(1) Consider whether the decision to be applied nonretroactively established a new principle of law, either by overruling past precedent on which litigants relied, or by deciding an issue of first impression whose resolution was not clearly foreshadowed. (2) Balance ․ the merits and demerits in each case by looking to the prior history of the rule in question, its purpose and effect, and whether retrospective operation would further or retard its operation. (3) Weigh the inequity imposed by retroactive application, for, if a decision could produce substantial inequitable results if applied retroactively, there is ample basis for avoiding the injustice or hardship by a holding of nonretroactivity.
Id. at 457 n. 1(1).
Applying these principles to the case at hand, we conclude that Sherman, 321 Ga.App. at 554–555(1), should be given retroactive application because we did not state that our decision should be applied only prospectively and the equities favor retroactive application under the three prongs of Chevron Oil Co., 404 U.S. at 106–107(II).
As for the first prong, while Sherman, 321 Ga.App. at 554–555(1), did overrule precedent, that does not end the inquiry. Griffin v. Bankston, 302 Ga.App. 647, 650(1)(a) (691 S.E.2d 229) (2009). “Indeed, the general rule is that a decision overruling prior precedent is applied retrospectively.” Id. Our decision was foreshadowed by the trial court's ruling in that case—involving the same parties as are involved in this case—that because Sherman did not follow the intervention procedure set forth in OCGA § 9–11–24, he was not a proper party to the proceedings. Sherman, 321 Ga.App. at 554–555(1). At a minimum, after the trial court made that ruling in December 2011, Sherman knew there was a question about the procedure required to become a party. “Therefore, the first prong of the test does not demand a prospective application of the new legal principle established in [Sherman, 321 Ga.App. at 554–555(1) ].” Griffin, 302 Ga.App. at 650(1)(a).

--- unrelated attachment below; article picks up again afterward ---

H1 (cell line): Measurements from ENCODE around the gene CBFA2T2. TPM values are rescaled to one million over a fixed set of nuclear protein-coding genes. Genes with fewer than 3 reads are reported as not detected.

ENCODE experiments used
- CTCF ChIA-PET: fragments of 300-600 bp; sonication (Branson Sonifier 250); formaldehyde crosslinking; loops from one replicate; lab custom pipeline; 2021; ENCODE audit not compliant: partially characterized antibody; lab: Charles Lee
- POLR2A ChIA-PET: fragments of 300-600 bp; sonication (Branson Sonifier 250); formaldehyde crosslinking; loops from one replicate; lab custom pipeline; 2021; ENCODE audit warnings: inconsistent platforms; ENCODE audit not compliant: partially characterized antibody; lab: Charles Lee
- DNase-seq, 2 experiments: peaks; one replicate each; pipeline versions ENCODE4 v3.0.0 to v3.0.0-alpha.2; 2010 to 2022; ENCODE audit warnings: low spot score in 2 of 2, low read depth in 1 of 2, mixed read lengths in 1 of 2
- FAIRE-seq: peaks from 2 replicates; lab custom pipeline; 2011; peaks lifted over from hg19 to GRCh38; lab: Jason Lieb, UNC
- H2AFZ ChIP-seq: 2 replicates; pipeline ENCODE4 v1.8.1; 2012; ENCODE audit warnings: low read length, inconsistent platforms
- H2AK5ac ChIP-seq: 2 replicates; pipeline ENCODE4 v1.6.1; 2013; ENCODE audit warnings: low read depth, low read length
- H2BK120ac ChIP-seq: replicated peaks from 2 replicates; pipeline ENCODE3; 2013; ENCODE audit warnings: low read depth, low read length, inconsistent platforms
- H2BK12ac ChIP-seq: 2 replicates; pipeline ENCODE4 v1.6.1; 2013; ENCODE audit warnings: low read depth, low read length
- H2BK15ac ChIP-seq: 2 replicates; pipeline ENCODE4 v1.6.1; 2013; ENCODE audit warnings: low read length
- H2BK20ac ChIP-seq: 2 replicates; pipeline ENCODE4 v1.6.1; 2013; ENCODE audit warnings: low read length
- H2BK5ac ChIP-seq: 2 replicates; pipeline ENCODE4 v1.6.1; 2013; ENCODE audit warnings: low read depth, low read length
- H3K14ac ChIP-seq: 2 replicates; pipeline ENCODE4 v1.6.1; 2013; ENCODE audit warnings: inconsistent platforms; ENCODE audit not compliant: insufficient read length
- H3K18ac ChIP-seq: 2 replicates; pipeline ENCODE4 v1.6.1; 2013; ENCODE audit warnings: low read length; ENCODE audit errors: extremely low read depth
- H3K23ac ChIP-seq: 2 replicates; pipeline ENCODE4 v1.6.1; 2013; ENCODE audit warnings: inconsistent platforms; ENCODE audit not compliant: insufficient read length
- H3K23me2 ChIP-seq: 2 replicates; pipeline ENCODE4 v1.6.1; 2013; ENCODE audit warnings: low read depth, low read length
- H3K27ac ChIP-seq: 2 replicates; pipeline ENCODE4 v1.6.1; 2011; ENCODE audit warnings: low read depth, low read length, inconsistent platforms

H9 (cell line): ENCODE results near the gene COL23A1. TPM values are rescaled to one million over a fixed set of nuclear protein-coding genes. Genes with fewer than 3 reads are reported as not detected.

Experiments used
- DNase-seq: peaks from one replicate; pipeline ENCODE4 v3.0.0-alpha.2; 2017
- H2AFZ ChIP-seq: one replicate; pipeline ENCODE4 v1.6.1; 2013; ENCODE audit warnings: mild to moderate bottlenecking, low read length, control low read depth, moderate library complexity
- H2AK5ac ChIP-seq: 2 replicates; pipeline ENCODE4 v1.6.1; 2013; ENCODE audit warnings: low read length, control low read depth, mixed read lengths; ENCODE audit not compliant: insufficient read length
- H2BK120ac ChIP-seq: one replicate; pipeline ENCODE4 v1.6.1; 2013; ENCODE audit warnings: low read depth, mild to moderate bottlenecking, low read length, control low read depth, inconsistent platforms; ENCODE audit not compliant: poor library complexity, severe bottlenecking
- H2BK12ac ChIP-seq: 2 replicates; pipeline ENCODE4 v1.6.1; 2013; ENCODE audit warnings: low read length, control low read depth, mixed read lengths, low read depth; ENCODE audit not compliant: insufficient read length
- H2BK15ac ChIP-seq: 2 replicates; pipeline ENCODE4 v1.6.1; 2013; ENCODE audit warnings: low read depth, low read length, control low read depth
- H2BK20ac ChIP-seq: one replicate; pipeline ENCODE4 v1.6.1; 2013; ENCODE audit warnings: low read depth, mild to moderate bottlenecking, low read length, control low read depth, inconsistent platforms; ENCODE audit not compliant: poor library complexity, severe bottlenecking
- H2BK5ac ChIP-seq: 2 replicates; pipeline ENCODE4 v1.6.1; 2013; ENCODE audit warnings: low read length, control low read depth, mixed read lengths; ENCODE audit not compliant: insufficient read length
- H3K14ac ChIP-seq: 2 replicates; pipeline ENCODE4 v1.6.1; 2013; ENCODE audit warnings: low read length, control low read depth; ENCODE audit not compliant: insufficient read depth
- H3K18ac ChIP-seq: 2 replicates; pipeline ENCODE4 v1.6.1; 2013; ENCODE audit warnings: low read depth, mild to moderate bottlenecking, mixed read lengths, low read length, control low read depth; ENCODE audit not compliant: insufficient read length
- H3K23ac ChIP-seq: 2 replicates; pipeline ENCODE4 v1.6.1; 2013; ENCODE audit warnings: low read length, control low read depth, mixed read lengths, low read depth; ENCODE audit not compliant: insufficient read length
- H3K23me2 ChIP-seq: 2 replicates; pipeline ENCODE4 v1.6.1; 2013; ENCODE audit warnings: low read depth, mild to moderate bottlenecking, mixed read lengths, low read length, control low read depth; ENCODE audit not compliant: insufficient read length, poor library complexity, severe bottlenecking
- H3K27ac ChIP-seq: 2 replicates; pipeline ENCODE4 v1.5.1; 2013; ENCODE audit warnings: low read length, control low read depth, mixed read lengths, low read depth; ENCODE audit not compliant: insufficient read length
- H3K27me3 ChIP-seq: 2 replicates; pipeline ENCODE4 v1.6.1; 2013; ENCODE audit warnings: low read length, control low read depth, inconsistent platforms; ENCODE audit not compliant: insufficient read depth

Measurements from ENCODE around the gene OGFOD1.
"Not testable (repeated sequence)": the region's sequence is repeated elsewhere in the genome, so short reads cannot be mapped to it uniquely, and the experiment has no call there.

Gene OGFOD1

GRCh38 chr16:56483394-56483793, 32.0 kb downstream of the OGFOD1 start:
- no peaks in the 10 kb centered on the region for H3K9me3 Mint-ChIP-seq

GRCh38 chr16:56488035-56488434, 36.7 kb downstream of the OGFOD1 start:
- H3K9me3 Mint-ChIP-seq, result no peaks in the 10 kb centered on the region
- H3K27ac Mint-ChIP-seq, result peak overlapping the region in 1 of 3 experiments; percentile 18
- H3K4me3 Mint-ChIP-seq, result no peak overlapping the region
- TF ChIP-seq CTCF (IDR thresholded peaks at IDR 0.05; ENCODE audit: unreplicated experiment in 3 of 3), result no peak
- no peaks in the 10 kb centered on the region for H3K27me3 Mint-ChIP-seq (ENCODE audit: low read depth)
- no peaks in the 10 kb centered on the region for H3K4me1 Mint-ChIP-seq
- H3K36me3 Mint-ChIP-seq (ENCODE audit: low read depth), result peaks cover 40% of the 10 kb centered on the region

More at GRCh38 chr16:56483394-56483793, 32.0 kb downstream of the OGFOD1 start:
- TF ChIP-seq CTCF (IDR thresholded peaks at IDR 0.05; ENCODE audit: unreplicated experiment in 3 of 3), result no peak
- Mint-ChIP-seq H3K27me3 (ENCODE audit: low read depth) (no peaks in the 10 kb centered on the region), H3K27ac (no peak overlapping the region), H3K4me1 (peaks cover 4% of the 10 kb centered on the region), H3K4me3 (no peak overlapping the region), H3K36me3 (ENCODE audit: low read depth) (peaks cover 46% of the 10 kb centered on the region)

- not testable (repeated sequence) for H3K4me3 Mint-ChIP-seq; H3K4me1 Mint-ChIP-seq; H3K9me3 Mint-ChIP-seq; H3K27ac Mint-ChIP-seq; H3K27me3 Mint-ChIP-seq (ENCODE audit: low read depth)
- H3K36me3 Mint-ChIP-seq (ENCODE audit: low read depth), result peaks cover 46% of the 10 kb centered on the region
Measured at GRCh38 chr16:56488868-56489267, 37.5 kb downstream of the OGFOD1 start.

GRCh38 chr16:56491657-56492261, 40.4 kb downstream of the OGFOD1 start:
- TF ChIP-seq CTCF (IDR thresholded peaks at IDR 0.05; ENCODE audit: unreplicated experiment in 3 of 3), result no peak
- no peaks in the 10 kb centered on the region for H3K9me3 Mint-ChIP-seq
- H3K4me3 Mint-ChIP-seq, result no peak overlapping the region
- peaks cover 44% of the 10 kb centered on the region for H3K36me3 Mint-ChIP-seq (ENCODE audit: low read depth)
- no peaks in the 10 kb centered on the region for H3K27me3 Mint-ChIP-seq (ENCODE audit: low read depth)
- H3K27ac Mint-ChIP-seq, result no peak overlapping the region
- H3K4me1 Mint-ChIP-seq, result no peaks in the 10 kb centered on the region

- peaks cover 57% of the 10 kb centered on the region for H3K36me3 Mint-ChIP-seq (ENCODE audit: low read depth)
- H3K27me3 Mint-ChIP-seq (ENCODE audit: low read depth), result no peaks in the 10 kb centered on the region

As for the second and third prongs, we observe that our decision changed a procedural rule, not a substantive law, and changes to procedural rules generally operate retroactively. See Mason v. The Home Depot U.S.A., 283 Ga. 271, 278–279(4) (658 S.E.2d 603) (2008); A.H. Friedman, Inc. v. Augusta Burglar Alarm Co., 186 Ga.App. 769, 771(3) (368 S.E.2d 534) (1988). And, as noted, Sherman was on notice that there was conflict on this issue, and he could have avoided this result simply by filing a motion to intervene, which would have been granted as a matter of right. See OCGA § 36–82–77(a). Retroactive application in this circumstance does not produce substantial inequitable results.
In sum, the first prong does not compel prospective application of the new [procedural] rule announced in [Sherman, 321 Ga.App. at 554–555(1) ], while the second and third prongs counsel in favor of retroactive application of the rule to all pending cases. Thus, the equities favor applying [our decision] retroactively to the present case under the three-pronged test of Chevron Oil Co., 404 U.S. at 106–107(II).
Griffin, 302 Ga.App. at 651(1)(a).
OCGA § 36–82–77(a) gave Sherman the right to intervene so long as he was a citizen of the state and a resident of Fulton County. See Sherman v. City of Atlanta, supra, 293 Ga. at 173(3). But he was required to follow the steps of OCGA § 9–11–24(c). “Sherman could intervene in this bond validation proceeding—but he had to do so in the proper way, following the basic procedures ․ that are required to become a party.” Sherman v. City of Atlanta, 293 Ga. at 175(4) (citation omitted).
“[B]ecause [Sherman] lacked standing to become [a] part[y] in the trial court, [he] also lack[s] standing to appeal the trial court's judgment.” Id. at 169. For these reasons, Sherman's appeal must be dismissed. Id. at 176(5).
DOYLE, P.J., and BOGGS, J., concur.